In that frame, we are facing a runaway CO2 and global warming cycle that puts the livable ecosphere at risk. It would allow us to move from discussion of manmade/anthropogenic vs. “natural” CO2 sources to the root problem of CO2 in the atmosphere. In the end, it won’t matter if the CO2 that “gets” us is from burning coal or thawing permafrost or decaying methane. I focus on one number: the MLO CO2 number. It is a pretty solid and hard number. All the spinning of emission numbers or missed emissions in the calculations don’t budge that number one iota.

Yes, our species appears to be primarily responsible for the disruption of a pretty stable planetary carbon cycle, but so what? Aren’t we just another part of this planetary ecosystem? Natural? Unnatural? Very silly questions imho. We can deal with the challenge of getting the carbon cycle back to a safe range or we can face the consequences. Spinning the story of the sixth major extinction event is very silly. CO2 numbers go up, we go down.

April 11 2017 daily average? 409.14 per MLO.

https://www.esrl.noaa.gov/gmd/ccgg/trends/monthly.html

Dr. Mann said in 2014 that we should keep that number under 405. Uh-oh…

you connect the dots kemosabe.
Cheers
Mike

19. John Hartz says:

paulsko: Generally speaking and for obvious reasons, we should focus our scrutiny on the world’s largets emiters such as the US, China, India, etc.

Re China, it is my understanding (and I could be wrong) that the proceudres it has in place for computing emissions are not all that sophisticated. I suspect that to be the case for India as well.

There are multiple reasons why it is vitally important for all countries to use a standard set* of processes for computing CO2 emissions and to make those computations in a transparent manner that can be monitored by the international community. I believe that the Paris agreement may address this can of worms, but I am not sure it does as of this posting. (I plan to investigate this further when I have the time to do so.)

*Standard sets of processes might be grouped by country socio-econmic factors..

20. John Hartz says:

SBM: On the other hand, the human race has to focus on what it can control, i.e., manmade C02 emissions.

21. John Hartz says:

Because of the excellent graphics embeeded in the article, I encourage everyone to check out:

Atmospheric CO2 levels accelerate upwards, smashing records by Barry Saxifrage, National Observer, Apr 10, 2017

22. JH: I agree and I realize that we have tackled the problem in the context of manmade CO2 emissions. We have spent a lot of effort on problem solution in the frame of manmade emissions, the Paris agreement is the most recent edifice in that work.

The problem with that approach is that it fractures a global problem into artificial problem/solution frames. Here is an example: To the extent that it is possible to fix CO2 in the soil through changes in our agricultural system, this solution is out of sight if the discussion is about manmade CO2 emission outputs, but it is clearly in sight if the discussion is about reeling in a carbon cycle that is out of control.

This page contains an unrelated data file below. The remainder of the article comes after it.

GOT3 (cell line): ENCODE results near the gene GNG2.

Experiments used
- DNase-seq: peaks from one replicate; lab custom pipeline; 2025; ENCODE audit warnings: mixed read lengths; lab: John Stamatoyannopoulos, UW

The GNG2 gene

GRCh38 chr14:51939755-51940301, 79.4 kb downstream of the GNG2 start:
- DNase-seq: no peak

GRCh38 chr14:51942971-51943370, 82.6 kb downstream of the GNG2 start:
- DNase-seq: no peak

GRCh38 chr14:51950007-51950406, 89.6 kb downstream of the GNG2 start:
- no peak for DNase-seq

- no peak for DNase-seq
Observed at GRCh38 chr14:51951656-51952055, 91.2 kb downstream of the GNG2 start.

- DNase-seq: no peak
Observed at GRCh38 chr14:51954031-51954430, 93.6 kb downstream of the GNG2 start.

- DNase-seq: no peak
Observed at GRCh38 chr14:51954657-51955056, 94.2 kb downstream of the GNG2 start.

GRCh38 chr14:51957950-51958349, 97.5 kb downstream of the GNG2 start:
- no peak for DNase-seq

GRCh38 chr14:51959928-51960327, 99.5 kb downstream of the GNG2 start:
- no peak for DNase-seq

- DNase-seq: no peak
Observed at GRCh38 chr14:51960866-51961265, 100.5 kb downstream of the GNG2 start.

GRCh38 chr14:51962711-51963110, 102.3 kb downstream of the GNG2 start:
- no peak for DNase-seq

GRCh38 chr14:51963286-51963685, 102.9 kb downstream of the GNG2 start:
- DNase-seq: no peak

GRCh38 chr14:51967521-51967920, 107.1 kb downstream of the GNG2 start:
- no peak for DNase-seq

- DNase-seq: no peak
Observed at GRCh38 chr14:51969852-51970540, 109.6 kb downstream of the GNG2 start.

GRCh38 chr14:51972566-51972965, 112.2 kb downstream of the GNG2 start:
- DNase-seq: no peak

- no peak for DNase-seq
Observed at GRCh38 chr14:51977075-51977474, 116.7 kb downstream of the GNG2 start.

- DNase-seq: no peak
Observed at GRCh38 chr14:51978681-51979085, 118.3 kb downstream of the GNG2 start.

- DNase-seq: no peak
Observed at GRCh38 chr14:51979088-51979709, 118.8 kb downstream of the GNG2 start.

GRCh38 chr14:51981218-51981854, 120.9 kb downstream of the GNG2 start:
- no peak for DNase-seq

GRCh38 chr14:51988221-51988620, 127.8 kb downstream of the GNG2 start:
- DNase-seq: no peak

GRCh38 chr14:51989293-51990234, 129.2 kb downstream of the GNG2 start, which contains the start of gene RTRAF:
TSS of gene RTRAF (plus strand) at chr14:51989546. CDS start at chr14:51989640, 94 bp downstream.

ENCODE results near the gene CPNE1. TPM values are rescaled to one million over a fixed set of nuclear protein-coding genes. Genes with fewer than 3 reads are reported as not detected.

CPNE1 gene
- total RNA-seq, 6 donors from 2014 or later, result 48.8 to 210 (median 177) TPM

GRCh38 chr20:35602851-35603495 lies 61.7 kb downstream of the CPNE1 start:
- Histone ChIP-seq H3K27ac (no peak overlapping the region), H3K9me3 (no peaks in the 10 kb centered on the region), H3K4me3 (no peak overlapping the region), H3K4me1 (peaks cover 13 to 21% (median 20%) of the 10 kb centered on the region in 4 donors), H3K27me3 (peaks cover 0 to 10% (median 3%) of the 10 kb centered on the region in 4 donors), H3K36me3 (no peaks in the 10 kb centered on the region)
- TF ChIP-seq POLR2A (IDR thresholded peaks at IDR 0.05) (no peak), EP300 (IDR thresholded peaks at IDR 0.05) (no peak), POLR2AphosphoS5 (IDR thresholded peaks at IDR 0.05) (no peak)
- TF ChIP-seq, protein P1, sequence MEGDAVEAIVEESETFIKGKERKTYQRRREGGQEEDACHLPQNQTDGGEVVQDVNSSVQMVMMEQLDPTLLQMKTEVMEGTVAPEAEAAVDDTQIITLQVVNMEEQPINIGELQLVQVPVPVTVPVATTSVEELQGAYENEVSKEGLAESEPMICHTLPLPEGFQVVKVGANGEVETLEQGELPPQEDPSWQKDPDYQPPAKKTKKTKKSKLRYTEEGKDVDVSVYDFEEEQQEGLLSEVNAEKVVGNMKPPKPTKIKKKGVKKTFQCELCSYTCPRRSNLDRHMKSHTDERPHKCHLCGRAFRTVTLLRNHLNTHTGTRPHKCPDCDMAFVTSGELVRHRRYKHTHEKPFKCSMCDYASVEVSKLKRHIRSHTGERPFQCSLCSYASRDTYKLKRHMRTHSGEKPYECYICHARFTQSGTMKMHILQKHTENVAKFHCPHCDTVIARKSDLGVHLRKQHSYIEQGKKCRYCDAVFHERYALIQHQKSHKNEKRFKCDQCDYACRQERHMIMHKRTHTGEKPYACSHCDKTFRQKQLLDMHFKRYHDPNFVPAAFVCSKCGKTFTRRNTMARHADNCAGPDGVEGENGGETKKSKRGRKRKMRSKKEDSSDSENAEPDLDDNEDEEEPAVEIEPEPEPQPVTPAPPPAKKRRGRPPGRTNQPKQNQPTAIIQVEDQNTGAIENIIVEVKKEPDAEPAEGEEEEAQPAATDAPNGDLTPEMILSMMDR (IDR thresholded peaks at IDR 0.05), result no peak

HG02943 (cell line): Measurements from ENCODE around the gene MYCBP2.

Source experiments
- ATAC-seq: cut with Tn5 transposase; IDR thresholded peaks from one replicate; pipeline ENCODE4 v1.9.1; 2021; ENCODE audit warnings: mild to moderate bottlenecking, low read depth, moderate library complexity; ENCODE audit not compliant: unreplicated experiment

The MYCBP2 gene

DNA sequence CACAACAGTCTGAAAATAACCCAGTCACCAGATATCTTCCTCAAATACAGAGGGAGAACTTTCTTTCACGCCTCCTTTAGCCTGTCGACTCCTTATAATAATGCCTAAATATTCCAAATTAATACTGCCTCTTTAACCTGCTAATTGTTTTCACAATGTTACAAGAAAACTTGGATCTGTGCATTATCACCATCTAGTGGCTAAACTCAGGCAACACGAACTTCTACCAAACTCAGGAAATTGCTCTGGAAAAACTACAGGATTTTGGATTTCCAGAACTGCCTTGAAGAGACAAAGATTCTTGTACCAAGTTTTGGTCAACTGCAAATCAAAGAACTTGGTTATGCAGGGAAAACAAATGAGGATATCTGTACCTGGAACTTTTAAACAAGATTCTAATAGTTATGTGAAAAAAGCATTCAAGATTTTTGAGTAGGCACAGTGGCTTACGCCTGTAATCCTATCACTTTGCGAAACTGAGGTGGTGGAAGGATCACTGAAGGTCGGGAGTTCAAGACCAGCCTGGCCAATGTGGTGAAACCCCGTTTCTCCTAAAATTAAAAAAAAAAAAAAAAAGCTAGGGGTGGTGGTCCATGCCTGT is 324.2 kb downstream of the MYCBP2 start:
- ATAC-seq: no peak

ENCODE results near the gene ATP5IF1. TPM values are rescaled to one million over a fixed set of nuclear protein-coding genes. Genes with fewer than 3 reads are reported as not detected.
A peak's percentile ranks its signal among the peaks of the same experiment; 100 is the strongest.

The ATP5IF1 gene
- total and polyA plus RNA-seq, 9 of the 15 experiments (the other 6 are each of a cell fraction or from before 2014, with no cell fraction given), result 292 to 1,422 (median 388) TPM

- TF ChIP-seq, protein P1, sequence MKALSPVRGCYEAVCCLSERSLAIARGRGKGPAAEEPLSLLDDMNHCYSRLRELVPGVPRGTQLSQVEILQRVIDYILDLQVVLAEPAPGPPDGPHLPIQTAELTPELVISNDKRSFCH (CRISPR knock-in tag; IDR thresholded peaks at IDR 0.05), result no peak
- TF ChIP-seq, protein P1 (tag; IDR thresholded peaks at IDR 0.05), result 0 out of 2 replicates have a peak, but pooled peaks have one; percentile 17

I guess it is possible that the fans of economic growth at any cost could defund things like MLO and make it more difficult for any single person to have a good measure on how we are doing, but until that happens, a source like MLO is so much more meaningful in identifying the problem and measuring how we are doing at addressing the problem than a discussion of manmade emissions.

At the very least, I think that every discussion of manmade emissions should lead (or prominently display) the global carbon cycle numbers that are at our fingertips. In the absence of that balance, a lot of global citizens are easily confused into thinking that a discussions like Peters that suggests we may have reached the peak of CO2 emissions sounds much rosier than it should.

April 11, 2017 409.14

Dr. Mann said in 2014, keep it under 405 ppm.

If we have peaked and the result of a plateau of carbon emissions is the sixth great extinction event, then we should work to be clear about that situation.

I don’t think that any regular posters here fail to understand this situation. The target population for my carbon cycle discussion are the the readers and lurkers who cruise through the site and feel reassured by something like the Peters video.

exstinctio venire

Cheers

Mike

23. Excellent linkage there JH. That produces the balance needed to understand something like the Peters video.

exstinctio venire!

warm regards

Mike

24. John Hartz says:

Mike: One of the overarching problems confronting the human race re manmade climate change:

Time is not on our side!

25. Canman says:

I just ran across this chart and post showing just how marginal wind and solar in Germany were for 2016:

https://energytransition.org/2017/01/renewable-energy-production-stagnates-in-germany-in-2016/

Renewable energy is mostly hydro, which is close to its limit, and biomass, which means burning stuff. Geothermal and tides are minuscule. The expandable parts are wind and solar (2.1% and 1.2%, respectively of total German energy consumption) and they would have to grow by almost two orders of magnitude!

26. Canman,